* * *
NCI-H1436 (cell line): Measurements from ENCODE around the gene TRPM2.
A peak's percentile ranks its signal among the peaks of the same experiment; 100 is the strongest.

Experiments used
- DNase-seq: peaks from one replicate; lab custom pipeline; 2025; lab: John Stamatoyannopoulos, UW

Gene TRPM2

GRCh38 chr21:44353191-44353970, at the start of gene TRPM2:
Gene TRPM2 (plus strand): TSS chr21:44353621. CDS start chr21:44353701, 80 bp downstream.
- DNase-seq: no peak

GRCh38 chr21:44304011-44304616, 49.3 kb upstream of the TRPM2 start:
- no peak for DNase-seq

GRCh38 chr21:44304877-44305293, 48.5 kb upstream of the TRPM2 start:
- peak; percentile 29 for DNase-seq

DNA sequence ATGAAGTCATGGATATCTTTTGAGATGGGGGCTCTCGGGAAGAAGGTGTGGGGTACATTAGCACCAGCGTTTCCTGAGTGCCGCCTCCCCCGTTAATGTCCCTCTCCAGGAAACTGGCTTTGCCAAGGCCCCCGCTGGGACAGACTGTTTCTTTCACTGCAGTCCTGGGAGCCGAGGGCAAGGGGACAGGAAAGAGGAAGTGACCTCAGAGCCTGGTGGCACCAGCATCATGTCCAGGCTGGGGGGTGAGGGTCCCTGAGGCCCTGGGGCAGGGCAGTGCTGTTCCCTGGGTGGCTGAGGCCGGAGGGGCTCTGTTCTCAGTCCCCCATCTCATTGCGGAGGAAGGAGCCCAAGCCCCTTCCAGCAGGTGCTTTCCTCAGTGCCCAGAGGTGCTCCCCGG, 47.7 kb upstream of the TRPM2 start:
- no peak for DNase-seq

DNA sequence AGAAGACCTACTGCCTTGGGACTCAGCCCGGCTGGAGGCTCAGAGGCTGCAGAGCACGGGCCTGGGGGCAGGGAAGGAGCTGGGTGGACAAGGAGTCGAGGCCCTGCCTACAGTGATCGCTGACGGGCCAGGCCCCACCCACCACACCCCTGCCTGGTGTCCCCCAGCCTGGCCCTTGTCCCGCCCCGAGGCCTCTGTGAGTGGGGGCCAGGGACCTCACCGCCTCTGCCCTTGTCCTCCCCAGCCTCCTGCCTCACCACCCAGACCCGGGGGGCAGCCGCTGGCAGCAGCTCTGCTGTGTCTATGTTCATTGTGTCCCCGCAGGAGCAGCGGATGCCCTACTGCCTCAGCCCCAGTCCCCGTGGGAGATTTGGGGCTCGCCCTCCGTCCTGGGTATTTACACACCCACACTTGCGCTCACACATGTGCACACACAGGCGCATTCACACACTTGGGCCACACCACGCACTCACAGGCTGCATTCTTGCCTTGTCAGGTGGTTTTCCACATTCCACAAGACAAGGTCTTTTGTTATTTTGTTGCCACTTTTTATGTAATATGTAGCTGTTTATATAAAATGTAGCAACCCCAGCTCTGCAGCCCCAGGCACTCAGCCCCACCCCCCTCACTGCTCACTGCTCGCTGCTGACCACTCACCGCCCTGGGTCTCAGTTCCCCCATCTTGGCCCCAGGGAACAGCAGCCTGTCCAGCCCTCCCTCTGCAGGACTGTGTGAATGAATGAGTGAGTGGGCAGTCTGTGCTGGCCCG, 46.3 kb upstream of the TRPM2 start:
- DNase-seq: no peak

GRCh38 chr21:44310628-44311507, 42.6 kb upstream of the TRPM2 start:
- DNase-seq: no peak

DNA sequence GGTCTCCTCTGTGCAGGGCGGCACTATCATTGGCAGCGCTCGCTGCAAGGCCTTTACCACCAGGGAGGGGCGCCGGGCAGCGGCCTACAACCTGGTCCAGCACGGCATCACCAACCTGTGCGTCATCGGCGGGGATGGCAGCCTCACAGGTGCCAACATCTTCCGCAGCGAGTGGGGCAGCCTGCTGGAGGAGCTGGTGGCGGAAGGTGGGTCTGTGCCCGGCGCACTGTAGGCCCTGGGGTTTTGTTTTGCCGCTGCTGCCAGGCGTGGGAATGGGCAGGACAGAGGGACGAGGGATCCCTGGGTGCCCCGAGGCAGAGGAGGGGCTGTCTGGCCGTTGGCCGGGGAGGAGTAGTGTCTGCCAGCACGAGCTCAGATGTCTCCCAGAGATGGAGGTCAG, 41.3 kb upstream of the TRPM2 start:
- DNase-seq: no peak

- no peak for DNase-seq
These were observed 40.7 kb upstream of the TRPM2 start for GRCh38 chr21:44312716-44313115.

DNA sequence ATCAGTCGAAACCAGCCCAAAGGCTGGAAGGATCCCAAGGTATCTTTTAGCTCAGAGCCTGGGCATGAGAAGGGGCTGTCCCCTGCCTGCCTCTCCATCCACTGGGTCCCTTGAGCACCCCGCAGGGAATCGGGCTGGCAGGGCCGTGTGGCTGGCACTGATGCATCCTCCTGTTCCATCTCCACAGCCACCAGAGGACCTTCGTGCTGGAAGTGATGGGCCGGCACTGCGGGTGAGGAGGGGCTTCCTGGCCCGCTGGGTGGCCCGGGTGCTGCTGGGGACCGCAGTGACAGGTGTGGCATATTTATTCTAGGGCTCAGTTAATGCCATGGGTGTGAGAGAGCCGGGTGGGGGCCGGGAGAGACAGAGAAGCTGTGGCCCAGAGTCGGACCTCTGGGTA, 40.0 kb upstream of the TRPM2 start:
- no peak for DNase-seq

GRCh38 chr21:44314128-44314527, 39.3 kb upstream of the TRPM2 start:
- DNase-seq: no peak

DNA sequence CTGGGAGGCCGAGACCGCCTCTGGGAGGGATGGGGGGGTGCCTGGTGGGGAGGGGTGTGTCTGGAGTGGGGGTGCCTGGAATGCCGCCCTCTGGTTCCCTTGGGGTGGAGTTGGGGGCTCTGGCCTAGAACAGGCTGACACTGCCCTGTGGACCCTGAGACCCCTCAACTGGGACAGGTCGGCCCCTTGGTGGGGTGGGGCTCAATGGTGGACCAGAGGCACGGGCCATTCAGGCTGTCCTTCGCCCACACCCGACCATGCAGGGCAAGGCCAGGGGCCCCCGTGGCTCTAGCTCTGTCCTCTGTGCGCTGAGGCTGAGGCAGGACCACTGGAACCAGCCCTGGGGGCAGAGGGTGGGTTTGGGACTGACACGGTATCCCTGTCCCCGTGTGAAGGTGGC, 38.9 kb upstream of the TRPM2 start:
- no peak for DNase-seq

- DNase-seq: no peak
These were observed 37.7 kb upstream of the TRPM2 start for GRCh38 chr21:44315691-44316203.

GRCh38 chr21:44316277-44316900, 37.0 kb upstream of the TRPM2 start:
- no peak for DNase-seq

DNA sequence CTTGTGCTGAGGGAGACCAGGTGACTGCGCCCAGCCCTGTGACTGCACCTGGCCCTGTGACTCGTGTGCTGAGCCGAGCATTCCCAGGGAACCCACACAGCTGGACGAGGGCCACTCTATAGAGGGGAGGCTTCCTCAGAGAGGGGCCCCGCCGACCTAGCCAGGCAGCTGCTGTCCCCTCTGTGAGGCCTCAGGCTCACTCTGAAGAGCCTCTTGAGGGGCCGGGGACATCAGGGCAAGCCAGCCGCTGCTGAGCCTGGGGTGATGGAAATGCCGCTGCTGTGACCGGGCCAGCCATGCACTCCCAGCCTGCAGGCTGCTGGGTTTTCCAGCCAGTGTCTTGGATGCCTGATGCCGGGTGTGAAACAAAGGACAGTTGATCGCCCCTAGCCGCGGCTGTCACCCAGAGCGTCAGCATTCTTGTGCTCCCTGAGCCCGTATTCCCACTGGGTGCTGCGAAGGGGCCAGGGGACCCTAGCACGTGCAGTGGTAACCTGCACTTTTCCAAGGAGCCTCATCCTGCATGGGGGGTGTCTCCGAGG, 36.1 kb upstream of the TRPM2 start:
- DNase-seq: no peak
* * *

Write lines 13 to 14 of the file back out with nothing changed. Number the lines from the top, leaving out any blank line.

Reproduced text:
DNA sequence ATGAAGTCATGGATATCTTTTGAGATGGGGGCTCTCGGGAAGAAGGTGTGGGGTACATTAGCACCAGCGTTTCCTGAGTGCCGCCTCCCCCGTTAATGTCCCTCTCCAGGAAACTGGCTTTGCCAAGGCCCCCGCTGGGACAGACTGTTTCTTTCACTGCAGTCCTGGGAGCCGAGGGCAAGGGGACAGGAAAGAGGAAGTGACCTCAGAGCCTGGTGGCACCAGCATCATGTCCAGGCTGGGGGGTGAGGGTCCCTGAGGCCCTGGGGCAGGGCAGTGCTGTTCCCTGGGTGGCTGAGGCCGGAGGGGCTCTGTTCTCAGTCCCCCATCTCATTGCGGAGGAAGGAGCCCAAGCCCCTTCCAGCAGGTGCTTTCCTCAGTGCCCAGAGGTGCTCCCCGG, 47.7 kb upstream of the TRPM2 start:
- no peak for DNase-seq